Russians Celebrate Friendly Meeting with Blinken After Pipeline Cave

U.S. Secretary of State Antony Blinken, left, greets Russian Foreign Minister Sergey Lavrov, right, as they arrive for a meeting at the Harpa Concert Hall in Reykjavik, Iceland, Wednesday, May 19, 2021, on the sidelines of the Arctic Council Ministerial summit. (Saul Loeb/Pool Photo via AP)
Saul Loeb/Pool Photo via AP

Russian Foreign Minister Sergei Lavrov on Thursday celebrated a “constructive” conversation with U.S. Secretary of State Antony Blinken, saying Blinken shared his “understanding of the need to overcome the unhealthy situation that developed between Moscow and Washington in previous years.” 

The meeting between Lavrov and Blinken in Reykjavik came two days after the stunning news that President Joe Biden would waive sanctions on Russia to help it complete the Nord Stream 2 oil pipeline. 

The Russians have every reason to be delighted with Biden’s action – a head-spinning reversal from Biden’s Democrat Party, very much including Antony Blinken, portraying Russia as the number one existential threat to American democracy for the previous four years – and Lavrov was clearly pleased.

“Today we confirmed our proposal to start a dialogue, considering all aspects, all factors affecting strategic stability: nuclear, non-nuclear, offensive, defensive. I have not seen a rejection of such a concept, but experts still have to work on it,” he said.

Konstantin Kosachev, deputy speaker for the upper house of the Russian parliament, was also upbeat about the discussion between Blinken and Lavrov, although he grumbled about the Biden administration briefly threatening more sanctions related to Nord Stream 2 before retracting them.

“I liked the cautious optimism of our foreign minister after the talks. Given that traditionally Sergey Viktorovich [Lavrov] provides a realistic evaluation, this is a rather good sign,” Kosachev wrote on Facebook.

“The recognition that the current situation is an anomaly and that this mess needs to be cleaned up is a good place to start,” Kosachev said. “It’s clear that the sides view the reasons and ways out differently, but that’s why there is dialogue to boil the approaches down to a common denominator.”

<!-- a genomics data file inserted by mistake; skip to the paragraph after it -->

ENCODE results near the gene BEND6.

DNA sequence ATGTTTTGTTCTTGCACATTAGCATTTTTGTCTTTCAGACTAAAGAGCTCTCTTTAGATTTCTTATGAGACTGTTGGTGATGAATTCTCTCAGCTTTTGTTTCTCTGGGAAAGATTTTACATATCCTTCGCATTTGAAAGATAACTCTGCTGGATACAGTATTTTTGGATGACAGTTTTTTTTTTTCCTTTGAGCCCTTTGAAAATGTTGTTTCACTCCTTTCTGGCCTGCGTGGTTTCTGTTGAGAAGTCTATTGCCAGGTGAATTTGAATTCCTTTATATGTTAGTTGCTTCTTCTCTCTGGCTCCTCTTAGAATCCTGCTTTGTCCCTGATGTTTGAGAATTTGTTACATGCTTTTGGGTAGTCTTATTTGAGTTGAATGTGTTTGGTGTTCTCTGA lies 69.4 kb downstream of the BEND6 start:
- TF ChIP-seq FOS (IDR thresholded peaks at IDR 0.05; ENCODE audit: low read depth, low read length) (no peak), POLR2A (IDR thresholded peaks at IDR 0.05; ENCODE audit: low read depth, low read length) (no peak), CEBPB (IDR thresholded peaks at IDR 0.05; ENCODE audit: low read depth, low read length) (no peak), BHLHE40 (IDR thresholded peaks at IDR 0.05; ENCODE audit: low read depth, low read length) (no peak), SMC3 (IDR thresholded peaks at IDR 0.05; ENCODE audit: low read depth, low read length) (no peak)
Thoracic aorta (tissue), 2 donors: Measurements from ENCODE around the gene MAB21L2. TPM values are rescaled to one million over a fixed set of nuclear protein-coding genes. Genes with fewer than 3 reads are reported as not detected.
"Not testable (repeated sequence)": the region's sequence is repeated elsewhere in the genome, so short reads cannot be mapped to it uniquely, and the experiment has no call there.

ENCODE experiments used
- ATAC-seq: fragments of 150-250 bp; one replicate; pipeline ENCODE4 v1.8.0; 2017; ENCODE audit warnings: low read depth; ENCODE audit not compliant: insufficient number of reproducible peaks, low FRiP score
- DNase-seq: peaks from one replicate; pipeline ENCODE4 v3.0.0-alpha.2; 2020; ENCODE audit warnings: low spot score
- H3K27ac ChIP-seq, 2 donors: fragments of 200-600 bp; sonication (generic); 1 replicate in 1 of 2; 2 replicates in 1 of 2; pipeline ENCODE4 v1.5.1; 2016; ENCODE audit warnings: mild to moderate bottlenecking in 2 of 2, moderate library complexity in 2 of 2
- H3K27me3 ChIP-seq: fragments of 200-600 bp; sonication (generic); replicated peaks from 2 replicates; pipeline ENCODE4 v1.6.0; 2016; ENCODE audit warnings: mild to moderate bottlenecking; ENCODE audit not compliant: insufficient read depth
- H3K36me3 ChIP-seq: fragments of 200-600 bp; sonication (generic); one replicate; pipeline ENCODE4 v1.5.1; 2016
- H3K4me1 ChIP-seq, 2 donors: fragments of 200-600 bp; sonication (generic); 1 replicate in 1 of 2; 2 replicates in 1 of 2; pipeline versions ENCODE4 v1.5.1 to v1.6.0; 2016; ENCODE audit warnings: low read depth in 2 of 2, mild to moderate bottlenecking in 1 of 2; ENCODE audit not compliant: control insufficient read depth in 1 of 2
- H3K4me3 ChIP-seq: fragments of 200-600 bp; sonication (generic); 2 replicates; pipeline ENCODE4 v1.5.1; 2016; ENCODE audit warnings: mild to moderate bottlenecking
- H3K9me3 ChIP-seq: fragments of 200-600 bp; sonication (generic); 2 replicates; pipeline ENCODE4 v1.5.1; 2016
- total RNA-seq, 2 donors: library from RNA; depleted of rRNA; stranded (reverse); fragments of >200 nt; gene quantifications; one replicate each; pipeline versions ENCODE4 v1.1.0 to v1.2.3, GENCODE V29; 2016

Kosachev said the ball is now in President Biden’s court and the future of U.S.-Russia relations “depends largely on the U.S. leader because our positions, as they say, are on the table and we have always clearly declared readiness to cooperate.”

Kremlin spokesman Dmitry Peskov said on Thursday that Russian leader Vladimir Putin will soon make a decision about holding a summit with Biden.

“Work on the assessment is still in progress, so the outcome of Lavrov’s meeting with Blinken is being analyzed, then the president will make a decision,” Peskov said. 

“The very fact of the meeting, which Lavrov said was constructive, is also a positive development,” Peskov added. 

“However, obviously the process won’t be easy, and indeed numerous problems have piled up. But at least, yesterday’s talks between the Russian minister and the US Secretary of State will certainly be helpful during the analysis, which Moscow is conducting on the issue of the meeting between the two presidents,” he said.

Amid these sunny reviews of the Lavrov-Blinken meeting from Moscow, the U.S. State Department insisted Blinken “reiterated President Biden’s resolve to protect U.S. citizens and act firmly in defense of U.S. interests in response to actions by Russia that harm us or our allies” and “raised our deep concerns regarding Russia’s continued military deployments in and near Ukraine.”

The State Department said Blinken “underscored the imperative of ensuring humanitarian access for the people of Syria,” discussed tensions between Armenia and Azerbaijan, and talked about regions where Blinken felt the U.S. and Russia had mutual interests, including Afghanistan, Iran, and North Korea.  

Blinken also reportedly told Lavrov that Russia should release Paul Whelan and Trevor Reed, two former U.S. Marines held by Russia on highly dubious espionage charges.    

Biden’s waiver of Nord Stream 2 sanctions may be popular in Russia, but it has drawn heated criticism in the United States, with both Republicans and Democrats describing it as an undeserved gift to the Putin regime that will give Moscow tremendous influence over the economy of Europe.

“The administration has said that the pipeline is a bad idea and that it is a Russian malign influence project. I share that sentiment, but fail to see how today’s decision will advance U.S. efforts to counter Russian aggression in Europe,” Democrat Sen. Robert Menendez of New Jersey, chairman of the Foreign Relations Committee, said on Wednesday.

“In defiance of U.S. Law, Biden is actively helping Putin build his pipeline. Objectively speaking, the Biden administration is shaping up to be the most pro-Russia administration of the modern era,” said Sen. Ted Cruz (R-TX).

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